The Rainy Pot in action. The Colossal Shop

Are you guilty of forgetting your succulents? Meet Rainy Pot.

By now I've lost track of the times I have brought home a succulent, in hopes of transforming my kitsch-strewn apartment into something more earthy-minimalist and chic. But each tiny cactus I've drowned by giving too much water (call it over-excitement), or just kind of lost track of, which is what happens when you have wooden animal carvings and Pez dispensers blanketing most surfaces. 

Hence the thrill of Rainy Pot, an "emotional wall-hanging flower pot," by the design whizzes at Daily Life Lab. Not only does the Rainy Pot allow for mounting plants vertically (solving the issue of "where did my succulent go?"), it also meters out how much water the green-ling receives. Simply pour into its cloud-shaped basin over the plant, and the Pot evenly sprinkles "rain." Available in bright shades of blue and green, your plants will be too adorable to neglect.

As for the "emotional" bit, watch the short promo below, which sets the drama of Rainy Pot to a poignant piano tune.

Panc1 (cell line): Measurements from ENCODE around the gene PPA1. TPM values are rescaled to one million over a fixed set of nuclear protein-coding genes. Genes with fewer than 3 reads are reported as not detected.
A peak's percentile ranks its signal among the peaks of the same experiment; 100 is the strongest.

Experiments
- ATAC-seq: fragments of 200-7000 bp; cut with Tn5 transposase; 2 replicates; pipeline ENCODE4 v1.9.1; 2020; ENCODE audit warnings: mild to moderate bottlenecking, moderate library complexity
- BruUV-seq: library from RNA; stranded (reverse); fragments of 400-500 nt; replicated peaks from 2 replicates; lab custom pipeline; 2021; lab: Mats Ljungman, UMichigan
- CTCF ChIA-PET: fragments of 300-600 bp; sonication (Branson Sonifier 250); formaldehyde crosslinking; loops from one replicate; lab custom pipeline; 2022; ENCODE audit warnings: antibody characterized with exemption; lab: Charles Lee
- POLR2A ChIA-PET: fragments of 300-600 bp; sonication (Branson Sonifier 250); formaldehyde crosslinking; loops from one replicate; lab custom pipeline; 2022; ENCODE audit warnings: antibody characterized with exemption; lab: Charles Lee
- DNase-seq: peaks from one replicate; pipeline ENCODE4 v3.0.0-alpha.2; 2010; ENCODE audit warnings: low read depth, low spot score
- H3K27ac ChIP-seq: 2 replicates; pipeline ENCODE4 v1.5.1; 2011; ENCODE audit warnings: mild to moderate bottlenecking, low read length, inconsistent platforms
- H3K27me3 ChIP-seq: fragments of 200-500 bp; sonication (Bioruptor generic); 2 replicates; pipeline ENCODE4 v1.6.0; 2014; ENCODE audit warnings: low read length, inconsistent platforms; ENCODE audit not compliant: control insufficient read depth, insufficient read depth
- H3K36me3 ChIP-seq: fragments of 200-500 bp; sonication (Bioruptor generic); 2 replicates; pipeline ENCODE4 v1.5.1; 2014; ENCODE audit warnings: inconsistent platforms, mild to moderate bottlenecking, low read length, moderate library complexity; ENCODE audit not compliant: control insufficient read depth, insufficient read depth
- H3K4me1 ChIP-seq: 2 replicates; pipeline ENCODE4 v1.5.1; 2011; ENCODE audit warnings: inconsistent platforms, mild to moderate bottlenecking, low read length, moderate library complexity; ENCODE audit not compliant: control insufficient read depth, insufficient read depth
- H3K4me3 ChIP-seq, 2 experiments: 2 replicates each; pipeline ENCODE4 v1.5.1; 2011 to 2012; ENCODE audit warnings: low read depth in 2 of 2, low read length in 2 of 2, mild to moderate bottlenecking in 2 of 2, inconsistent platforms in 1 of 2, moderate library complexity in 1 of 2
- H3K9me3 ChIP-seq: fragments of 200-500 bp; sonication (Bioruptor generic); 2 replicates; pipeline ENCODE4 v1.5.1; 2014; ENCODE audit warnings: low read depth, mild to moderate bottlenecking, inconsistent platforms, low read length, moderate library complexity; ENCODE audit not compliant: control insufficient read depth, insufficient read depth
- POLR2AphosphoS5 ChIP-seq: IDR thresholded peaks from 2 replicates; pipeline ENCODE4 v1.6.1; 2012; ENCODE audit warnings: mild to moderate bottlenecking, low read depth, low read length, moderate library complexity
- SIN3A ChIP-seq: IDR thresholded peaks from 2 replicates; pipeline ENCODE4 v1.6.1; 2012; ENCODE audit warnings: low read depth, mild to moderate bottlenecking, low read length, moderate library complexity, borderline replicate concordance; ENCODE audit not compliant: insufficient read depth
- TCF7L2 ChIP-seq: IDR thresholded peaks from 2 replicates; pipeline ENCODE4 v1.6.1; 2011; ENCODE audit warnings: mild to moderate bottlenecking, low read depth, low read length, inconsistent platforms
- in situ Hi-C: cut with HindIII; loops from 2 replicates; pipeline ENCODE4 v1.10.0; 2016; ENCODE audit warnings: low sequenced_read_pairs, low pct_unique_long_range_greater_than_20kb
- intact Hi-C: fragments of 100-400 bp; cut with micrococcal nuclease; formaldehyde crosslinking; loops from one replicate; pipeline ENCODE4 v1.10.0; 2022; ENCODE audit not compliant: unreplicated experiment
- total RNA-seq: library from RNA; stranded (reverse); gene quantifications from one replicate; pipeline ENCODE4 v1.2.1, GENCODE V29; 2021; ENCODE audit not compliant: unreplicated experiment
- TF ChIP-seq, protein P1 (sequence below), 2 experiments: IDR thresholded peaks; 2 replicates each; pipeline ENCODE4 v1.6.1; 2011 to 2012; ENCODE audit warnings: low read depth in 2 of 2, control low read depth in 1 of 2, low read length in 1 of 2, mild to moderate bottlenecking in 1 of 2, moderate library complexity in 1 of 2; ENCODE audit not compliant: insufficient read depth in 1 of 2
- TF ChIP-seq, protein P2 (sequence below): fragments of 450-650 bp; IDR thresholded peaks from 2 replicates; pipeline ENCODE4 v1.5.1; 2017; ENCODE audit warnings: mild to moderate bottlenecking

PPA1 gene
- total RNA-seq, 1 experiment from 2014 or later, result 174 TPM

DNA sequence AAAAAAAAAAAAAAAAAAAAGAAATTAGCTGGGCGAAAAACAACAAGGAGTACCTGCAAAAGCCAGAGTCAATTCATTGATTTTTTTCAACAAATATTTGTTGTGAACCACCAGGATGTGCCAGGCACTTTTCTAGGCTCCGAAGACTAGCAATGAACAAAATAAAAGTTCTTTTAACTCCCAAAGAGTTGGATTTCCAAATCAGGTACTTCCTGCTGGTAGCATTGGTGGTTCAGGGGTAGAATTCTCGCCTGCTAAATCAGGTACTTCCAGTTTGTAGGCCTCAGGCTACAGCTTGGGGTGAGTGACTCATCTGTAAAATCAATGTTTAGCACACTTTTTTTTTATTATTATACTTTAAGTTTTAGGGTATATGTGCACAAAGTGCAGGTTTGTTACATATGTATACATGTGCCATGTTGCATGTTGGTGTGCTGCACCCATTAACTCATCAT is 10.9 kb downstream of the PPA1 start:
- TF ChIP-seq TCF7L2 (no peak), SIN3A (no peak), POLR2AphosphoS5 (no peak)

Rainy Pot, $24.00 at The Colossal Shop

About the Author

Most Popular

  1. Maps

    Your Maps of Life Under Lockdown

    Stressful commutes, unexpected routines, and emergent wildlife appear in your homemade maps of life during the coronavirus pandemic.

  2. photo: an open-plan office
    Life

    Even the Pandemic Can’t Kill the Open-Plan Office

    Even before coronavirus, many workers hated the open-plan office. Now that shared work spaces are a public health risk, employers are rethinking office design.

  3. photo: The Pan-Am Worldport at JFK International Airport, built in 1960,
    Design

    Why Airports Die

    Expensive to build, hard to adapt to other uses, and now facing massive pandemic-related challenges, airport terminals often live short, difficult lives.

  4. photo: South Korean soldiers attempt to disinfect the sidewalks of Seoul's Gagnam district in response to the spread of COVID-19.
    Coronavirus

    Pandemics Are Also an Urban Planning Problem

    Will COVID-19 change how cities are designed? Michele Acuto of the Connected Cities Lab talks about density, urbanization and pandemic preparation.  

  5. photo: Social-distancing stickers help elevator passengers at an IKEA store in Berlin.
    Transportation

    Elevators Changed Cities. Will Coronavirus Change Elevators?

    Fear of crowds in small spaces in the pandemic is spurring new norms and technological changes for the people-moving machines that make skyscrapers possible.

×